Oracle Data Integrator supports datasets. Each dataset represents a group of joined and filtered sources tables, with their mappings. Datasets are merged into the target datastore using set-based operators (UNION, INTERSECT, etc) at the integration phase.

During the loading phase, the LKM always works on one dataset. Duringthe integration phase, when all datasets need to merged, certain odiRef APIs that support working on a specific dataset are called using an index that identifies the dataset.

The following example explains how this dataset merging is done.

<%for (int i=0; i < odiRef.getDataSetCount(); i++){%>
<%=odiRef.getDataSet(i, "Operator")%>
select  <%=odiRef.getUserExit("OPTIMIZER_HINT")%>
        <%=odiRef.getPop("DISTINCT_ROWS")%>
        <%=odiRef.getColList(i,"", "[EXPRESSION]", ",\n\t", "", "(((INS or UPD) and !TRG) and REW)")%>,
<% if (odiRef.getDataSet(i, "HAS_JRN").equals("1")) { %>
        JRN_FLAG IND_UPDATE
<%} else {%>
        'I' IND_UPDATE
<%}%>
from     <%=odiRef.getFrom(i)%>
where   (1=1)
<%=odiRef.getJoin(i)%>
<%=odiRef.getFilter(i)%>
<%=odiRef.getJrnFilter(i)%>
<%=odiRef.getGrpBy(i)%>
<%=odiRef.getHaving(i)%>
<%}%>

A Java For loop iterates over the datasets. The number of datasets is retrieved using the getDataSetCount method. For each dataset, a SELECT statement is issued, each statement separated from the previous one by the dataset's set-based operator retrieved using the getDataSet method.

The select statement is build as in Generating the Source Select Statement, except that each method call is parameterized with i, the index of the dataset being processed. For example, getFrom(i) generates the from statement for the dataset identified by the value of i.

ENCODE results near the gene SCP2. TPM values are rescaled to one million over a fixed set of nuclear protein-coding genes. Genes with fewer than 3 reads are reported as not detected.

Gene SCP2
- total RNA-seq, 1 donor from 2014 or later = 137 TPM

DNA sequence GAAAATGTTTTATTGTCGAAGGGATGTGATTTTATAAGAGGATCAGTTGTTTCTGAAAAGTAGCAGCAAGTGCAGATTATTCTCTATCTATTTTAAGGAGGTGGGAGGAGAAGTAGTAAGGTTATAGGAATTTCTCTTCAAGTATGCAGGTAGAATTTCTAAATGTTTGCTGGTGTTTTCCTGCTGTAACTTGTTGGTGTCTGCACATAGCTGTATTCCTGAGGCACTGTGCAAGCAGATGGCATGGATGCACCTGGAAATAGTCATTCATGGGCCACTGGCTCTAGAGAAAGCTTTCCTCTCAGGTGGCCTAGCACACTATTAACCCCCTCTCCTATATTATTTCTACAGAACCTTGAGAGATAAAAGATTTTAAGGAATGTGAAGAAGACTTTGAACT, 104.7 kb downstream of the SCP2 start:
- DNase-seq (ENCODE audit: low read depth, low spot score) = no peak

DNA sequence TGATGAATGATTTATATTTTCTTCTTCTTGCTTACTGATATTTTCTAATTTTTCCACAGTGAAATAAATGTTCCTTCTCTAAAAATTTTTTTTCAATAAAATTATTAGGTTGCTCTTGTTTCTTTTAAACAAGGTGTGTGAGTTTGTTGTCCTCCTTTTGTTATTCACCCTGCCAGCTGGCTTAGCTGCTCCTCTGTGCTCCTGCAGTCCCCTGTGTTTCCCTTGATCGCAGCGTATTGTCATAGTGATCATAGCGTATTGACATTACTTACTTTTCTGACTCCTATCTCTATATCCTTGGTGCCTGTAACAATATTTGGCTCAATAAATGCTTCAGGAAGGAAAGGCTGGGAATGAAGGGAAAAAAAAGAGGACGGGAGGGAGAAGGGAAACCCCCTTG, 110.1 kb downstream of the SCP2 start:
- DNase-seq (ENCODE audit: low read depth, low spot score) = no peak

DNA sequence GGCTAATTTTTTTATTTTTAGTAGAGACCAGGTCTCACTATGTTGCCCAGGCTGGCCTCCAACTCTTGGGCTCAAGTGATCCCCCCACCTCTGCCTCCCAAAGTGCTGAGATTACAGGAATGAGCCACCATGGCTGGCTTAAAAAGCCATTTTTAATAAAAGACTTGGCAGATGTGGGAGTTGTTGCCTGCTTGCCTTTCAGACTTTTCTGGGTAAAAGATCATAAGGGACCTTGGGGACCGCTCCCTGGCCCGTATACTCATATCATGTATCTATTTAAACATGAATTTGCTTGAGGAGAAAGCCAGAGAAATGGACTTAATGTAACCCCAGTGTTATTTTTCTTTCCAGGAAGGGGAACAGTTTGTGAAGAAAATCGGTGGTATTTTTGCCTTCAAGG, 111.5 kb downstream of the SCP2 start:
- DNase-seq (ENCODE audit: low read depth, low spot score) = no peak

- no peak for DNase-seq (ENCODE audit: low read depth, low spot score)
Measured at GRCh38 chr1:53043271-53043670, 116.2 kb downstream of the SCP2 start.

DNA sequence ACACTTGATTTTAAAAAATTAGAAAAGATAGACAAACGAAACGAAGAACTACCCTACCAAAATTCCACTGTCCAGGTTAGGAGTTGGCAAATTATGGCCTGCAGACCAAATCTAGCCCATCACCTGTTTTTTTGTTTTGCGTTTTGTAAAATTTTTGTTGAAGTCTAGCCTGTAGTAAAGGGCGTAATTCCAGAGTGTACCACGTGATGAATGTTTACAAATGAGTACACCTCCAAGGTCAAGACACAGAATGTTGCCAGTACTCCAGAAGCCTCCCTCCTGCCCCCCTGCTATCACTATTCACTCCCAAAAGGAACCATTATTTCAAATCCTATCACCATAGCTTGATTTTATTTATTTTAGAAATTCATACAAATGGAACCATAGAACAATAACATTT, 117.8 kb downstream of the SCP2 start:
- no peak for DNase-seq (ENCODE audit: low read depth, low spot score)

All the methods that support a parameter for the dataset index also support a syntax without this index value. Outside an IKM, then should be used without the dataset index. Within an IKM, if used without the dataset index, these method address the first dataset. This syntax is backward compatible with previous Oracle Data Integrator mappings and knowledge modules.

2.8 Obtaining Other Information with the API

The following methods provide additional information which may be useful:

Method Description Usable In

getPop()

Returns information about the current mapping.

IKM, LKM, CKM, JKM

getInfo()

Returns information about the source or target server.

Any procedure or KM

getSession()

Returns information about the current running session

Any procedure or KM

getOption()

Returns the value of a particular option

Any procedure or KM

getFlexFieldValue()

Returns information about a flex field value. Not that with the "List" methods, flex field values can be specified as part of the pattern parameter.

Any procedure or KM

getJrnInfo()

Returns information about the CDC framework

JKM, LKM, IKM

getTargetTable()

Returns information about the target table of a mapping.

LKM, IKM, CKM

getModel()

Returns information about the current model during a reverse-engineering process.

RKM

getPop()

Returns information about the current mapping.

LKM, IKM


2.9 Advanced Techniques for Code Generation

You can use conditional branching and advanced programming techniques to generate code. The code generation in Oracle Data Integrator is able to interpret any Java code enclosed between "<%" and "%>" tags.

The following examples illustrate how you can use these advanced techniques.

Using Java Variables and String Functions

The following KM Code creates a string variable and uses it in a substitution method call :

<%
String myTableName;
myTableName = "ABCDEF";
%>
drop table <%=odiRef.getObjectName(myTableName.toLowerCase())%>

Generates the following:

drop table SCOTT.abcdef

Using a KM Option to Generate Code Conditionally

The following KM code generates code depending on the OPT001 option value.

<%
String myOptionValue=odiRef.getOption("OPT001");
if (myOption.equals("TRUE"))
{
out.print("/* Option OPT001 is set to TRUE */");
}
else
{
%>
/* The OPT001 option is not properly set */
<%
}
%>

If OPT001 is set to TRUE, then the following is generated:

/* Option OPT001 is set to TRUE */

Otherwise the following is generated

/* The OPT001 option is not set to TRUE */